Six out of 253 paras of the budget reflect the continuing uphill struggle for cities. If volume of words are a substitute for importance, then urban India is still struggling to get noticed as the true flywheel of our country’s economic narrative. Disappointingly, the quality of the words were even less impressive than the quantity.

The finance minister allocates 7,000-plus crore (presumably, the reallocation of the budget outlay for Jawaharlal Nehru National Urban Renewal Mission or JNNURM, which is now formally disbanded) for “smart cities", which are either new satellite towns around existing cities, or upgradation of existing mid-size cities. It is unclear how these funds will be spent, to trigger a larger virtuous cycle of investments and sustainable change in these cities.

In addition, the minister spoke about four fundamental activities that ought to underpin any urban development: safe drinking water and sewerage management; use of recycled water to grow organic fruits and vegetables; solid waste management, and digital connectivity. There was also a fleeting mention of pooled municipal obligations, affordable housing, urban transport and slum development as acceptable corporate social responsibility activity.

My verdict: a khichdi of urban ideas that do not convey coherence or strategic intent.

By contrast, the Bharatiya Janata Party’s 2014 election manifesto speaks to many aspects of what an “urban mission" should contain, both within the section on urbanization, but also in other parts of the manifesto. As imperatives for the new National Democratic Alliance government, the manifesto provides many points of convergence with a new national urban mission: the focus on systemic reforms, respect for the federal nature of India’s polity, focus on governance and delivery, creating trust, enabling people’s participation and people-public-private participation (PPPP) and creation of 100 new cities as well as twin/satellite cities via an approach of integrated development.

It is against this manifesto promise that the finance minister’s speech disappoints. It contains somewhat tired homilies about our urban challenges: “unless new cities are developed to accommodate the burgeoning number of people, existing cities would become unliveable"; or, “it is time that our cities undergo urban renewal and become better places to live in."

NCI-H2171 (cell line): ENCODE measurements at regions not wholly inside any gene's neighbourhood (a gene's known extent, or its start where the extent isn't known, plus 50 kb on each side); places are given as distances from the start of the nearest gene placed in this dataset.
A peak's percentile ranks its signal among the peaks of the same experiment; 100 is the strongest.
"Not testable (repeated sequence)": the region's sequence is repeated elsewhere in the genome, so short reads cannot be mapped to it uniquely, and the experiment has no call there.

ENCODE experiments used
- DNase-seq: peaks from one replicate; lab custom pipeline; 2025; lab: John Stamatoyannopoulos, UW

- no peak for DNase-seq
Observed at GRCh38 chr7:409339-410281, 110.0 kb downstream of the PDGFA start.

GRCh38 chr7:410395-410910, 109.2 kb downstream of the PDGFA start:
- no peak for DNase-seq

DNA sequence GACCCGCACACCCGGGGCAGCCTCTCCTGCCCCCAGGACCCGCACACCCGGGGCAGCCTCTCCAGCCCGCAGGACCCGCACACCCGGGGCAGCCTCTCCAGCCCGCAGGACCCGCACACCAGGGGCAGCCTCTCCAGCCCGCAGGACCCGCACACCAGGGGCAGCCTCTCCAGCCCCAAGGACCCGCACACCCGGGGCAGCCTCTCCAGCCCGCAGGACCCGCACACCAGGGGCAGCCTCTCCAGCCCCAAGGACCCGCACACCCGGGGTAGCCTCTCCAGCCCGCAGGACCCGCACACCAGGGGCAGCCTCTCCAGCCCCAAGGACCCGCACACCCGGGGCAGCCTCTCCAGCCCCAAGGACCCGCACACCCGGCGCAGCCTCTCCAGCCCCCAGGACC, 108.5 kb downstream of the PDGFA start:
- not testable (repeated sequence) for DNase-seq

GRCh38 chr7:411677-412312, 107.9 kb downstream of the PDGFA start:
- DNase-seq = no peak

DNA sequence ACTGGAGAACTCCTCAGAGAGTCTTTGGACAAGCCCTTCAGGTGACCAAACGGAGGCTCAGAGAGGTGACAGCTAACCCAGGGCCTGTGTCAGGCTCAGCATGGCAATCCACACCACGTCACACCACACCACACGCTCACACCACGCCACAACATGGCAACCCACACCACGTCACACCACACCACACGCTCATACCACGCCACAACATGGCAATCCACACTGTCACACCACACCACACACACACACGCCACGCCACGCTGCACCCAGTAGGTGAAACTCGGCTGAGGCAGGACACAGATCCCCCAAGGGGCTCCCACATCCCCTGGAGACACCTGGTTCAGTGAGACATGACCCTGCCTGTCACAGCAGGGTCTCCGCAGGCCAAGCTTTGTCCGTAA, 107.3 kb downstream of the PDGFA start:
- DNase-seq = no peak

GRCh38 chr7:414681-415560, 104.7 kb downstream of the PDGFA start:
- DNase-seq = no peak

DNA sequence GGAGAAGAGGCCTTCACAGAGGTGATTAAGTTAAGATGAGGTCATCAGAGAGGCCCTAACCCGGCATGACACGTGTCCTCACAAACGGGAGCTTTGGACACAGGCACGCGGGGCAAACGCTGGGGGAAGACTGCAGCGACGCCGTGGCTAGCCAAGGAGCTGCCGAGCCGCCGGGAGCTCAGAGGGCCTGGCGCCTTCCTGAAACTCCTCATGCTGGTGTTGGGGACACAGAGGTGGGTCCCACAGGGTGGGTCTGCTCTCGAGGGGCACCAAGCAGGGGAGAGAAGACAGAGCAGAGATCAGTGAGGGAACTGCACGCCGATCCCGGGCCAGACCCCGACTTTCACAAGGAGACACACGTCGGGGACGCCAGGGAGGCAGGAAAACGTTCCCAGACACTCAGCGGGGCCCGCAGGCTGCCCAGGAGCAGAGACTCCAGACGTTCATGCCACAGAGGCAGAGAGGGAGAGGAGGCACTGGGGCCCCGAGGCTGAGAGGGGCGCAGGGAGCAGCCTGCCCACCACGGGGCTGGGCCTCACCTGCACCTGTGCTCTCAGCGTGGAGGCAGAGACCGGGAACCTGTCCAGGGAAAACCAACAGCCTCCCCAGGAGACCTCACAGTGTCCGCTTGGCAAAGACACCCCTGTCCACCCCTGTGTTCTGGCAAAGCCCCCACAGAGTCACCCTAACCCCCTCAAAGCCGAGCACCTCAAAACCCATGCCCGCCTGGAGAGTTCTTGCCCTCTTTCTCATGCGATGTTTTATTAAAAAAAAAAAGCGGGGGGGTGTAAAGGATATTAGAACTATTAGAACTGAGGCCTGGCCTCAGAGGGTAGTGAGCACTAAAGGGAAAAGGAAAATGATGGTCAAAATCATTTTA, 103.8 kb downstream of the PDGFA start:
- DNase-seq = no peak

Putting it bluntly, our cities are in a mess. And the problems are getting worse. While incremental change is happening in selected cities and states, this cannot be the sum total of our collective response. Our urban problems will get exponentially worse if we don’t create a national mission-mode initiative that brings urgency and energy to reach a superior equilibrium in our country’s urban responses.

The contours of a new national urban mission will therefore be defined by these boundary conditions: our increasing pace of urbanization, the complex challenges they throw up, and the need to resolve these challenges while deepening our federal system. Doing justice to these demands is a non-trivial task, and needs to be one of the new government’s top 10 priorities. If we only tinker around the edges with a mission, all we will have are a few thousand more buses plying our city roads, some water and sewerage systems, a sprinkling of pilot slum redevelopment successes, but little else of real transformational value.

To be fair, it has only been a few weeks. Building a cogent urban vision for any government will take time. But it would be nice to have heard some fresh and frank words in the urban section. So, while the maiden budget of Narendra Modi’s government may get accolades on many other fronts, I am afraid that the score on the urban front is still “grade awaited"—our urban solutions will have to wait in the wings in anticipation, until this government’s first full-year’s budget in February 2015.

Swati Ramanathan is co-founder, Janaagraha Centre for Citizenship and Democracy, and chairperson, Jana Urban Space.

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